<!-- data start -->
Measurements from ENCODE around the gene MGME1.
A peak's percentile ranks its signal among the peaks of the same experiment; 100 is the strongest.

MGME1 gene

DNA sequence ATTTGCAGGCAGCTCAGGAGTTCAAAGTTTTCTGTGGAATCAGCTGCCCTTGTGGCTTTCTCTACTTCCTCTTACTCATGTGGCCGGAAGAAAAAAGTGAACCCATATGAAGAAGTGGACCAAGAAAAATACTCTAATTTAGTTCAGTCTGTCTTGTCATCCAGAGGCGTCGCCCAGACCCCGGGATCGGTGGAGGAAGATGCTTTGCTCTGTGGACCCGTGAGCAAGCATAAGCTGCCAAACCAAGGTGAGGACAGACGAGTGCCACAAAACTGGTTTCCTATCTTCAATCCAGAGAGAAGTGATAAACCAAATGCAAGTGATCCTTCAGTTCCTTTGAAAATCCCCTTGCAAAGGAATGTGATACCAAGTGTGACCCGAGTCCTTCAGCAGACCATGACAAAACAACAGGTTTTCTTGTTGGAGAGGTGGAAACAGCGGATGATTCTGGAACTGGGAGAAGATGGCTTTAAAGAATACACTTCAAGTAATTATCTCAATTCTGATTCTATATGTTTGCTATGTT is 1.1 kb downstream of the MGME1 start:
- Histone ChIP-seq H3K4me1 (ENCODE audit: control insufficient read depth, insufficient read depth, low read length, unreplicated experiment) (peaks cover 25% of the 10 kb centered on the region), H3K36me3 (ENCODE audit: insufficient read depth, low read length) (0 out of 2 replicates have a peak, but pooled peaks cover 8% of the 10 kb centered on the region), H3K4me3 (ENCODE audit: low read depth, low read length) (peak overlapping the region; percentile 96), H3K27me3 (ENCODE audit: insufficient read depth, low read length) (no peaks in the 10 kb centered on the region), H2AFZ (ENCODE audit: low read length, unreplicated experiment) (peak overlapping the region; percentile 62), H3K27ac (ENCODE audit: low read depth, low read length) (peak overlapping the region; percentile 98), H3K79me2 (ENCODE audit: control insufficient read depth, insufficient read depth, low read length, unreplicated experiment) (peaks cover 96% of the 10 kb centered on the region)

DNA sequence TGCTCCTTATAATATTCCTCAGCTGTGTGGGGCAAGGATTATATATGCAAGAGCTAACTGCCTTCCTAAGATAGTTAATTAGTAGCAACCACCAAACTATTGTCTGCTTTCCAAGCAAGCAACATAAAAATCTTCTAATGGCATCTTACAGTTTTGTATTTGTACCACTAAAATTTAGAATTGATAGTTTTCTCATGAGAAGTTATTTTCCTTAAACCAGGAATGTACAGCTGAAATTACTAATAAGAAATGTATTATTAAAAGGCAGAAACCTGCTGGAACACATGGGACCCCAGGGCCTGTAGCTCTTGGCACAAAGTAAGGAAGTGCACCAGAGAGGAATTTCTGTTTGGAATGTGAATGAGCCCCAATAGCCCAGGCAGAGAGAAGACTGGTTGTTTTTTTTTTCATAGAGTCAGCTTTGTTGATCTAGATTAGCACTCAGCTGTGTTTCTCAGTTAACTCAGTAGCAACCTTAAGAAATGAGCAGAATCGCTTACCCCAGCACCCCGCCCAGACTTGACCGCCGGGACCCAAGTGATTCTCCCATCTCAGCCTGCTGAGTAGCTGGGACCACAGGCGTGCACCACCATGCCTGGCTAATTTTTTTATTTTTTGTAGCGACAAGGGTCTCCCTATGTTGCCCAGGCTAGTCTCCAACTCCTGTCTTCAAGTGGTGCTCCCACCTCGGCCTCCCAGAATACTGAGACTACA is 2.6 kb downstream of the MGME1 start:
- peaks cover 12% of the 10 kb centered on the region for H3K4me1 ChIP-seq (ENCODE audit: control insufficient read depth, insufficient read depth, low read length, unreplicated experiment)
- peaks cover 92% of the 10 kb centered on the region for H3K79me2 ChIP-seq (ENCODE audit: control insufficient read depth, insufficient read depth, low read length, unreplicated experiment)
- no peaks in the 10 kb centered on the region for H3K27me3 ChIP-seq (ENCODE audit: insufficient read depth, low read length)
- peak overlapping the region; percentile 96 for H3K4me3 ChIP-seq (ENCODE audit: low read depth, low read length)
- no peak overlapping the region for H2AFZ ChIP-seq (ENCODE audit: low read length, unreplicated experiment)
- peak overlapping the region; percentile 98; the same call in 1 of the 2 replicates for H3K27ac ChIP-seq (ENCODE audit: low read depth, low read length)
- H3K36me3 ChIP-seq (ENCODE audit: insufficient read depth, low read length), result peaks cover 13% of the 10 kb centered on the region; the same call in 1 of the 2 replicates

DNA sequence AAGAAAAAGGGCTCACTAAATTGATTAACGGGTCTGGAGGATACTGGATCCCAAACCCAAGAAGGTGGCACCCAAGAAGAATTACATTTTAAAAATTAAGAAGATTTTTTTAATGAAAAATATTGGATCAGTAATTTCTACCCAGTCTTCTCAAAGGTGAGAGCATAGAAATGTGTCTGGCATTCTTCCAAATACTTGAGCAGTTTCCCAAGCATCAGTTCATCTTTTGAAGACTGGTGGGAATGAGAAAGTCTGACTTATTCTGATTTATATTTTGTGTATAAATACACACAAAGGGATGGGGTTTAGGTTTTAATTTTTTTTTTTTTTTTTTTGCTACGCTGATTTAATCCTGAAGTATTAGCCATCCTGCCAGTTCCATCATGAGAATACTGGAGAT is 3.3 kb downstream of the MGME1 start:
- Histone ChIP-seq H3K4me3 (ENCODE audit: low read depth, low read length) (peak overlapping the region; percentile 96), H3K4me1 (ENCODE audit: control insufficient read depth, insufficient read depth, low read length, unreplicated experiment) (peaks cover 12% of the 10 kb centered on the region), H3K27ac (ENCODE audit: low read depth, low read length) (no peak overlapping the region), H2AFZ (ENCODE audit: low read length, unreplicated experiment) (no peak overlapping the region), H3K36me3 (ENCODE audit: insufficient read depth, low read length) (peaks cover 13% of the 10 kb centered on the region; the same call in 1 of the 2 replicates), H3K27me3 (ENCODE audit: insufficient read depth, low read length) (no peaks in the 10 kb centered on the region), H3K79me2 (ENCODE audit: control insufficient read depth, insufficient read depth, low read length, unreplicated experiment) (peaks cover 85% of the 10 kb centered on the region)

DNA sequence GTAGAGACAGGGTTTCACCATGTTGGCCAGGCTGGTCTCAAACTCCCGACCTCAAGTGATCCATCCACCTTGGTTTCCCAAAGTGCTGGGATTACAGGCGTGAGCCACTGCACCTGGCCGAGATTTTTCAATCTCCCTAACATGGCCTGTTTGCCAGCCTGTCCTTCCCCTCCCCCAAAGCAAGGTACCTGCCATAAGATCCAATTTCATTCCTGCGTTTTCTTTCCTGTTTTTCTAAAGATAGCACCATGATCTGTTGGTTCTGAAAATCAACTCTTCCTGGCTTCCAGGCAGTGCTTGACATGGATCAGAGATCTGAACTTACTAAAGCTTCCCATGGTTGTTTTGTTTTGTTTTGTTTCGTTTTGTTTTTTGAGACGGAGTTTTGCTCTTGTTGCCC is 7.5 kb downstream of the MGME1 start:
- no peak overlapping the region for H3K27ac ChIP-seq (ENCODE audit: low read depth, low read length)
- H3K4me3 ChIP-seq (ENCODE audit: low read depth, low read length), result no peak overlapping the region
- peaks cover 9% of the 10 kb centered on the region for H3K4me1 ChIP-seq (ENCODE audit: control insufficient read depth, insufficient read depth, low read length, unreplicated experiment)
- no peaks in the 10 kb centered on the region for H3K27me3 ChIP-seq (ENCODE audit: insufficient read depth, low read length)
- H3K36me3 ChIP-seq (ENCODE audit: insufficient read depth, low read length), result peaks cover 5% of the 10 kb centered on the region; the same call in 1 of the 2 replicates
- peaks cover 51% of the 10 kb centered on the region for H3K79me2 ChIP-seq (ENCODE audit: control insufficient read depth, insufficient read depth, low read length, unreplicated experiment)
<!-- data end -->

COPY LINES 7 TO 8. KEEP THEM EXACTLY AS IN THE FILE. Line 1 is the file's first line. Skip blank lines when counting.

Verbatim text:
- peaks cover 12% of the 10 kb centered on the region for H3K4me1 ChIP-seq (ENCODE audit: control insufficient read depth, insufficient read depth, low read length, unreplicated experiment)
- peaks cover 92% of the 10 kb centered on the region for H3K79me2 ChIP-seq (ENCODE audit: control insufficient read depth, insufficient read depth, low read length, unreplicated experiment)